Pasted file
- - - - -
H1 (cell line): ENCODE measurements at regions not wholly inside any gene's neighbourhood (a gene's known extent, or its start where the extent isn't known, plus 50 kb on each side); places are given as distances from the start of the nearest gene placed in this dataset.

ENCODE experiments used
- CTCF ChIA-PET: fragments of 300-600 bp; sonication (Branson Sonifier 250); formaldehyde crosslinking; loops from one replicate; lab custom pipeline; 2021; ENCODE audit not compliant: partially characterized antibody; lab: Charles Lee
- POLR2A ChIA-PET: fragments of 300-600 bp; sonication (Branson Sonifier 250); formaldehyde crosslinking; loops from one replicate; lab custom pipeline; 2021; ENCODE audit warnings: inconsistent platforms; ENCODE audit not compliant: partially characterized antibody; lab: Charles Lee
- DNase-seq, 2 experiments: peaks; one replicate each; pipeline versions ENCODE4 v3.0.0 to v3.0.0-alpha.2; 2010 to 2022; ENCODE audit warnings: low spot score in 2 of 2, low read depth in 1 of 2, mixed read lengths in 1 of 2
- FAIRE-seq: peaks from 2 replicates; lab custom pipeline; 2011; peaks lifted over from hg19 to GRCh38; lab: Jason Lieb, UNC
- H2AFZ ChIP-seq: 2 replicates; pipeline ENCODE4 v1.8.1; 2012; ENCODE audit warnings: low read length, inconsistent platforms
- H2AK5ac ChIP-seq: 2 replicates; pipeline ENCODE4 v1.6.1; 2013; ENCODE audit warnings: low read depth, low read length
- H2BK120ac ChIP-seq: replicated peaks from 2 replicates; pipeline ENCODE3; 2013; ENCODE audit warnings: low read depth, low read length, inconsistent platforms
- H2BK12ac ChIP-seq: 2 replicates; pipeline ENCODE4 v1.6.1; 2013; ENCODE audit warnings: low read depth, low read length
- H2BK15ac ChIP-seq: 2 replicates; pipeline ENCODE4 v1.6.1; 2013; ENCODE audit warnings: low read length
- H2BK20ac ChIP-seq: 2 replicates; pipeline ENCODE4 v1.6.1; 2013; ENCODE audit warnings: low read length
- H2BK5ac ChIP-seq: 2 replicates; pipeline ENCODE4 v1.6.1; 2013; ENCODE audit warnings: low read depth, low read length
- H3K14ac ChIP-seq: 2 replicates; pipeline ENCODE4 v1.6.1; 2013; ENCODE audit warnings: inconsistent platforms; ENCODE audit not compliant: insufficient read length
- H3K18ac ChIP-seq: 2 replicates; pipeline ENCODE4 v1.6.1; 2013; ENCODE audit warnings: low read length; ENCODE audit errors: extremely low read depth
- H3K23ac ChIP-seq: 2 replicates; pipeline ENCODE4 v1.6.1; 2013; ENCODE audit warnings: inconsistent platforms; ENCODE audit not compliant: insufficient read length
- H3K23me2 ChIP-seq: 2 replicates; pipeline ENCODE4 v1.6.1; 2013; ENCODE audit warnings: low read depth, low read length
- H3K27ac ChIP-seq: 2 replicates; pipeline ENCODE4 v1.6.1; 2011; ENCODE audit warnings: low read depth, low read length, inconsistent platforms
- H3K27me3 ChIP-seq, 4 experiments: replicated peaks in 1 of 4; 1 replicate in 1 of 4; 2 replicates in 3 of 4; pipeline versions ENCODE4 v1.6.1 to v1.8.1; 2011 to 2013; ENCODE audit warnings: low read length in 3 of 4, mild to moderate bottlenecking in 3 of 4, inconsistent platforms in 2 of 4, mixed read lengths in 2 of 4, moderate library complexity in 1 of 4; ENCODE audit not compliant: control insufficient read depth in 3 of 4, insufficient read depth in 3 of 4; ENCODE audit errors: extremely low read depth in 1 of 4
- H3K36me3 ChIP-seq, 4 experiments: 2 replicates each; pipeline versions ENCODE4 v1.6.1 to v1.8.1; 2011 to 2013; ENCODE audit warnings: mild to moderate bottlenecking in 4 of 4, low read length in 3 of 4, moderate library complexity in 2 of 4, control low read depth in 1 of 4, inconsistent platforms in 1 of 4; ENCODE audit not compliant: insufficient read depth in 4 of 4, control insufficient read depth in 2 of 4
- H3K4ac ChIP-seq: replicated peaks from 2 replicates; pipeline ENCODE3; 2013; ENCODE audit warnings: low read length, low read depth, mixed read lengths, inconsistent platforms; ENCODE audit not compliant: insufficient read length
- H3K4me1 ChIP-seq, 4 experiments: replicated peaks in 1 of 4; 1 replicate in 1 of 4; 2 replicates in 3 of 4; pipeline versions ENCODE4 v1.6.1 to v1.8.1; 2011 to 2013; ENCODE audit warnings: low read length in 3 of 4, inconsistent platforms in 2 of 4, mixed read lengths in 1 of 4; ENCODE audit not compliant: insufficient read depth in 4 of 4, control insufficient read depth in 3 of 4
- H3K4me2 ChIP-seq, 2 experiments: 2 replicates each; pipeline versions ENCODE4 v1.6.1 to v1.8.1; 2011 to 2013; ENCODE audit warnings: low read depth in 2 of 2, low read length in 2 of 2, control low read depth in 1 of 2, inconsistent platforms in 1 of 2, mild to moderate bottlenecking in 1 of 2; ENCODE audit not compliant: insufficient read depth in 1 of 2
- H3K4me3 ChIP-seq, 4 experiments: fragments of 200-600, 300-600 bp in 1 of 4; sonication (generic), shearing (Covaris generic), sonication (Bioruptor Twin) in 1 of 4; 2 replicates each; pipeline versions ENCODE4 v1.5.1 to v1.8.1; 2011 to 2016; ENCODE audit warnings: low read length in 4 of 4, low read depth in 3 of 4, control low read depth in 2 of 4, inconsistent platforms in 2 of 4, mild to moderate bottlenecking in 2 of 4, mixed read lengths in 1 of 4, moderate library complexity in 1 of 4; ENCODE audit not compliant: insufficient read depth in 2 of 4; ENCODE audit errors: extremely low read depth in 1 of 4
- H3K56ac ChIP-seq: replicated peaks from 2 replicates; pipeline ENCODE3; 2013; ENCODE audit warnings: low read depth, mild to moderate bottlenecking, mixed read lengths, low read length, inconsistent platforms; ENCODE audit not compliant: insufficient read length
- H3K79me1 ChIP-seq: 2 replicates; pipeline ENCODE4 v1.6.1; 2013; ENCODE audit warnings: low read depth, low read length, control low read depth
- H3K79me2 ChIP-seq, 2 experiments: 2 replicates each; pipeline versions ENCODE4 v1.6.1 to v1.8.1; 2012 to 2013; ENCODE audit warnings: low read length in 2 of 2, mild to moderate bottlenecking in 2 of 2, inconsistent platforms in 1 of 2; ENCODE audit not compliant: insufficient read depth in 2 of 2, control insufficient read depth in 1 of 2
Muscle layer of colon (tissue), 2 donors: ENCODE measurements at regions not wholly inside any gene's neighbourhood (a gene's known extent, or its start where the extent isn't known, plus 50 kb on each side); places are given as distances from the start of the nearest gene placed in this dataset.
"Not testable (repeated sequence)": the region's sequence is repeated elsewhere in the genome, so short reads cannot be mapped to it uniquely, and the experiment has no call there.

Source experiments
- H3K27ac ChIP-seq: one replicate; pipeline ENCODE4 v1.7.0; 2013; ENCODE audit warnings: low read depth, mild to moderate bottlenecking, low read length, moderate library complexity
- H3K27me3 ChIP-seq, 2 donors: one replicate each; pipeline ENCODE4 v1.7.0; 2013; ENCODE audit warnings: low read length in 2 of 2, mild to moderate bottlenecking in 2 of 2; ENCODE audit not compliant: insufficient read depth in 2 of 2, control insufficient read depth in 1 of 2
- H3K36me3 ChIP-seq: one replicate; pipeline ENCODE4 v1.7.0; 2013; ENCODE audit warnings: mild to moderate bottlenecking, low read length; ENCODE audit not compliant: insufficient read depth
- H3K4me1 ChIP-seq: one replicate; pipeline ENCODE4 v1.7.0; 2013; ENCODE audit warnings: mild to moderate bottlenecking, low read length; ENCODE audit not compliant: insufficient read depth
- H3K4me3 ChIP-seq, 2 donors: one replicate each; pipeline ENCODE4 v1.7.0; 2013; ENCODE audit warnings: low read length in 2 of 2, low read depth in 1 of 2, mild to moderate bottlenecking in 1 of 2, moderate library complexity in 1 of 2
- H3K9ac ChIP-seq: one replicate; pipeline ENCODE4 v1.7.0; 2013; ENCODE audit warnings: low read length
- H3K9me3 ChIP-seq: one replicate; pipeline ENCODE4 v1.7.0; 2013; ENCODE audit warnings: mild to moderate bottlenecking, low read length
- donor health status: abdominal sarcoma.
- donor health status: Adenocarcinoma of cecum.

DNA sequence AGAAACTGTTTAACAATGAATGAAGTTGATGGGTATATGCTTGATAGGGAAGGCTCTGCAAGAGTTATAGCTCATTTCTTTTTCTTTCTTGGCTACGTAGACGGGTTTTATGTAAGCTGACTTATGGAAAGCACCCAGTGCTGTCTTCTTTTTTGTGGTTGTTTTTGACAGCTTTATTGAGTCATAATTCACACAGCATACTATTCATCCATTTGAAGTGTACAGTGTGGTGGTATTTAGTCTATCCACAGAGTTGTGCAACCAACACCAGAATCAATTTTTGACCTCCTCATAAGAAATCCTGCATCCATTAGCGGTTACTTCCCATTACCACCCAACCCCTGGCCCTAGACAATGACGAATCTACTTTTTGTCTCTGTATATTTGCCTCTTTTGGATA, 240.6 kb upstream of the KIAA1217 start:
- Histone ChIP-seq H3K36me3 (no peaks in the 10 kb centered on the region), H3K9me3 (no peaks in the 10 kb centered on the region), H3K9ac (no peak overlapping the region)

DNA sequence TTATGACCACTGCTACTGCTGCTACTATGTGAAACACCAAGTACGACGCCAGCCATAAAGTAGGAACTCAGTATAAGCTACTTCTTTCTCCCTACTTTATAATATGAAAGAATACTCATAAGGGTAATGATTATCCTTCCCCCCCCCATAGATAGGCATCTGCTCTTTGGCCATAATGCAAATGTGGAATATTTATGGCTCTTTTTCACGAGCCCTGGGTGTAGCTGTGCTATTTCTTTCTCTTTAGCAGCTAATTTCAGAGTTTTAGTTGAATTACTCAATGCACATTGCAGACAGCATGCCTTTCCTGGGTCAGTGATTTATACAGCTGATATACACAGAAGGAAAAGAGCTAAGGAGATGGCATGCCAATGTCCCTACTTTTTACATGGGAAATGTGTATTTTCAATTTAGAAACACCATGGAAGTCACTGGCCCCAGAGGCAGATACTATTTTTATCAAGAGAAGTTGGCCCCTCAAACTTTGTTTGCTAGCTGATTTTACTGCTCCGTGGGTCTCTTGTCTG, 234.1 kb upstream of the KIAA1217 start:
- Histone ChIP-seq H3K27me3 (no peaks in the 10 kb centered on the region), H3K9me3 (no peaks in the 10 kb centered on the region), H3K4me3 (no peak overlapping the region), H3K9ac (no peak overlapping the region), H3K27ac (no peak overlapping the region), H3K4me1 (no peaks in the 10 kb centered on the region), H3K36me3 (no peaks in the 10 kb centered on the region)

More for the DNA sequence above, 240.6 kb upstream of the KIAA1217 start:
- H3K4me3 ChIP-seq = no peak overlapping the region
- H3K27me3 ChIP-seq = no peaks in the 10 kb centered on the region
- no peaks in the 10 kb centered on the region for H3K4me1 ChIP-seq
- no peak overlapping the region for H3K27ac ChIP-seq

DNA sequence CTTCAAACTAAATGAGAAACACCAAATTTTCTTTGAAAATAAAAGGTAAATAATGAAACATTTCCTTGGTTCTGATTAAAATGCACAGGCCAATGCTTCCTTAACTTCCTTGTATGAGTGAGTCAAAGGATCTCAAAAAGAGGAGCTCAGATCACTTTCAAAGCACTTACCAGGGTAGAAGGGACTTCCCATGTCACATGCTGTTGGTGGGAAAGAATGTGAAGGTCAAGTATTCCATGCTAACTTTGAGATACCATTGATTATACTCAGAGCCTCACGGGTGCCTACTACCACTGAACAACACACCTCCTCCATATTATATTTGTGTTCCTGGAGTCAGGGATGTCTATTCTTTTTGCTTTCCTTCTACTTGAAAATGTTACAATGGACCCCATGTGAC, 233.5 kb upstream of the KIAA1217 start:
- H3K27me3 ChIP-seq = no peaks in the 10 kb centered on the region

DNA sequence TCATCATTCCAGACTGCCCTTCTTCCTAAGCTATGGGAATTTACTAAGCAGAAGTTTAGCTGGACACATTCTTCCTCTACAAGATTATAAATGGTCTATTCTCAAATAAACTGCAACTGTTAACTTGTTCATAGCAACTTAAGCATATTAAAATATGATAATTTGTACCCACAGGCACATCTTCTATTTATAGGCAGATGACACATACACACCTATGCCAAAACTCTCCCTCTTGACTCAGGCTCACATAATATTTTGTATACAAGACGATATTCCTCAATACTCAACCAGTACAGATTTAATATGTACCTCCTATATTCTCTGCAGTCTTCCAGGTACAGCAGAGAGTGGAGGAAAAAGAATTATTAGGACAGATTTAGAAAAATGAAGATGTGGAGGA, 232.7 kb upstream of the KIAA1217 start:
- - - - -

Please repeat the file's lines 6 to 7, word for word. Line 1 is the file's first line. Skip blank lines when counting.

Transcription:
- FAIRE-seq: peaks from 2 replicates; lab custom pipeline; 2011; peaks lifted over from hg19 to GRCh38; lab: Jason Lieb, UNC
- H2AFZ ChIP-seq: 2 replicates; pipeline ENCODE4 v1.8.1; 2012; ENCODE audit warnings: low read length, inconsistent platforms